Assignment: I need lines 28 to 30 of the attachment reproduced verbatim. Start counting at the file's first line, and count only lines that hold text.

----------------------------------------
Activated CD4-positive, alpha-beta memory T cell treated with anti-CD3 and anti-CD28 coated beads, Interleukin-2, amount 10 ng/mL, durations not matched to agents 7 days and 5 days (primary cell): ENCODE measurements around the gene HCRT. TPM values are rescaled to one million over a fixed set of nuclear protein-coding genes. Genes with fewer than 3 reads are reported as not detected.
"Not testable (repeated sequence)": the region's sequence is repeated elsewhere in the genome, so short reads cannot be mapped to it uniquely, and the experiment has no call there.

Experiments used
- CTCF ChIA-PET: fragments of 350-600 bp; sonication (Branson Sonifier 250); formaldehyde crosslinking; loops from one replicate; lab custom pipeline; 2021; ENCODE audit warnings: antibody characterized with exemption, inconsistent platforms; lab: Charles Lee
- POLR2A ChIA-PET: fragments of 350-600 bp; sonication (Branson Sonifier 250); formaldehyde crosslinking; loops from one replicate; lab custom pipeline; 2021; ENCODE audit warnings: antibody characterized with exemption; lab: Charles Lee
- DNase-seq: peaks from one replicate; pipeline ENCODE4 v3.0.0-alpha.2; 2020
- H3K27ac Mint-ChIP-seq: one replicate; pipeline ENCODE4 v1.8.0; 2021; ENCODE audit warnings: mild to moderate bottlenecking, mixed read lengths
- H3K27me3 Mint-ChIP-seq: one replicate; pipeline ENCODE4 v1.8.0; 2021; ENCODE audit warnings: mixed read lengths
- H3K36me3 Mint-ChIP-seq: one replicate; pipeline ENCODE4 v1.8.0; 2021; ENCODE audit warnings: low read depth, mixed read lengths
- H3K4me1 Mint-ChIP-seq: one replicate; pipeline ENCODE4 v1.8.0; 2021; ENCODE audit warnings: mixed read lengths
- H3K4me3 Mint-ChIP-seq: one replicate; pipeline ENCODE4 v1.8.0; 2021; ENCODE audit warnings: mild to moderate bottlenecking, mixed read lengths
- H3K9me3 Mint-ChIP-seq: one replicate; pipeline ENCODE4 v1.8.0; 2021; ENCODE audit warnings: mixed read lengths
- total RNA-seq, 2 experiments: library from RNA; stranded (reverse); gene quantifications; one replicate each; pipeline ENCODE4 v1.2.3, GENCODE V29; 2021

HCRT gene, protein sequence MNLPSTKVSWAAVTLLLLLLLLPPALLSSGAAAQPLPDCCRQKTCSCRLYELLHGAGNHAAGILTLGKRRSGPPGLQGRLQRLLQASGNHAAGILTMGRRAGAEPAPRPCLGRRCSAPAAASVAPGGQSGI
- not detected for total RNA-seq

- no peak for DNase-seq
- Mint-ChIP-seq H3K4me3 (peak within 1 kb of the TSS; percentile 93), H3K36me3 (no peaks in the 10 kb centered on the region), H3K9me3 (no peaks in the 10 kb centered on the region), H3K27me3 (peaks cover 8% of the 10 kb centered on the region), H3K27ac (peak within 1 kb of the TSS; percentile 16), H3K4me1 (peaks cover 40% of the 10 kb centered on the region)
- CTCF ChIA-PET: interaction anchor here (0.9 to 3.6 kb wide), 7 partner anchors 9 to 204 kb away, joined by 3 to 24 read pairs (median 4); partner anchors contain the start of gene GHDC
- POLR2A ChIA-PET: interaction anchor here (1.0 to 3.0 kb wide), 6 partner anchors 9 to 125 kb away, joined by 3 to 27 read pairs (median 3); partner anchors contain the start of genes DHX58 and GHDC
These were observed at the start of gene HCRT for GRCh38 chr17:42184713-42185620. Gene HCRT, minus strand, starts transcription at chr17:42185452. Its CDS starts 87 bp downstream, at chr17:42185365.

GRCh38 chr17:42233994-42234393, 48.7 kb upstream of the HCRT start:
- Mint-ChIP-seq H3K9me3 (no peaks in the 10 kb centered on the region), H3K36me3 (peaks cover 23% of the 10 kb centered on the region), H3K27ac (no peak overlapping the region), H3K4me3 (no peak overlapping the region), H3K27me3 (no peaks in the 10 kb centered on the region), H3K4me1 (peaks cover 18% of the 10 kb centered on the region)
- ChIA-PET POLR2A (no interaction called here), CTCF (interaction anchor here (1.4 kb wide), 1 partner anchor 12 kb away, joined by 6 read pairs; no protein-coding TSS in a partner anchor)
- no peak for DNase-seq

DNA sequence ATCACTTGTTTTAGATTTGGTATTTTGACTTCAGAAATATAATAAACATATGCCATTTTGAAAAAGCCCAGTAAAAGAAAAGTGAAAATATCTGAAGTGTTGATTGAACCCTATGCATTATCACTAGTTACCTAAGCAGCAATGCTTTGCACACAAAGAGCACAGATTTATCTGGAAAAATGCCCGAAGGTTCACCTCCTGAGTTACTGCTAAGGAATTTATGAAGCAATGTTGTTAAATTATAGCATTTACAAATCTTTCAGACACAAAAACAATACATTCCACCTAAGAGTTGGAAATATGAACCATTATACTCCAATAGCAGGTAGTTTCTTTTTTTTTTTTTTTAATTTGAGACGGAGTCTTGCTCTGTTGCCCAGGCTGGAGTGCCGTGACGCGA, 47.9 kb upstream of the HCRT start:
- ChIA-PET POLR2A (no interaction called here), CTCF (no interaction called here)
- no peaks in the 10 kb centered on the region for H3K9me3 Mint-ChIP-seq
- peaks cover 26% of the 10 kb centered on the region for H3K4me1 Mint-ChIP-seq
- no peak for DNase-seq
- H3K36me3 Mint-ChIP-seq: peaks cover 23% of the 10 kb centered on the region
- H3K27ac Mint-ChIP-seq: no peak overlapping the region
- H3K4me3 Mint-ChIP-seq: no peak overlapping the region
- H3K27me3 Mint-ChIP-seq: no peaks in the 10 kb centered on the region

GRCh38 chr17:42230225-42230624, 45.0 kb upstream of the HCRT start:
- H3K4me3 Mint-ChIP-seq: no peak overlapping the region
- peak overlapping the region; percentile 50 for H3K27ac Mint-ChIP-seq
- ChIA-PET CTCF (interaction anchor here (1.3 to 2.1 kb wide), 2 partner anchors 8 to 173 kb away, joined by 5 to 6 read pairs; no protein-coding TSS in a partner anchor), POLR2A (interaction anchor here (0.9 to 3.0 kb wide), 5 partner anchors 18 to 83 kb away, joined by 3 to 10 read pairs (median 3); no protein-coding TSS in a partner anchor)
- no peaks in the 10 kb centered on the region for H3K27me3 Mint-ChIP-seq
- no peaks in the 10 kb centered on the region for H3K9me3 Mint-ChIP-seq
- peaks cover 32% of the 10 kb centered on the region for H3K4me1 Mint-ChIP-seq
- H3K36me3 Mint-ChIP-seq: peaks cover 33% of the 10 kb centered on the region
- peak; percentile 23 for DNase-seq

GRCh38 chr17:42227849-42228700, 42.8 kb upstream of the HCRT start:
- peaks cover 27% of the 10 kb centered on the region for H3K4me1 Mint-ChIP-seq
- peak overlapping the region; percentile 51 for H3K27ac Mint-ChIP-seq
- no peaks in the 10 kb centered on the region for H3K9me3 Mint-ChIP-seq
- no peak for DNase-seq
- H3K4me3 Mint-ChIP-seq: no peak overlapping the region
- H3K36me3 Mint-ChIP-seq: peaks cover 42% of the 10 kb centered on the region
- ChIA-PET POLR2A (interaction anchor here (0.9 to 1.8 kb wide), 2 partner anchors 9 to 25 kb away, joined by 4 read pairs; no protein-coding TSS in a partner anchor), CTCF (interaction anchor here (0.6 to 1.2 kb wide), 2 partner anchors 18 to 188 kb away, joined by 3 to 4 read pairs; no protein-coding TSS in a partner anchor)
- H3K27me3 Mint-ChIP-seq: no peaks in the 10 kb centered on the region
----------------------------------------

- peaks cover 26% of the 10 kb centered on the region for H3K4me1 Mint-ChIP-seq
- no peak for DNase-seq
- H3K36me3 Mint-ChIP-seq: peaks cover 23% of the 10 kb centered on the region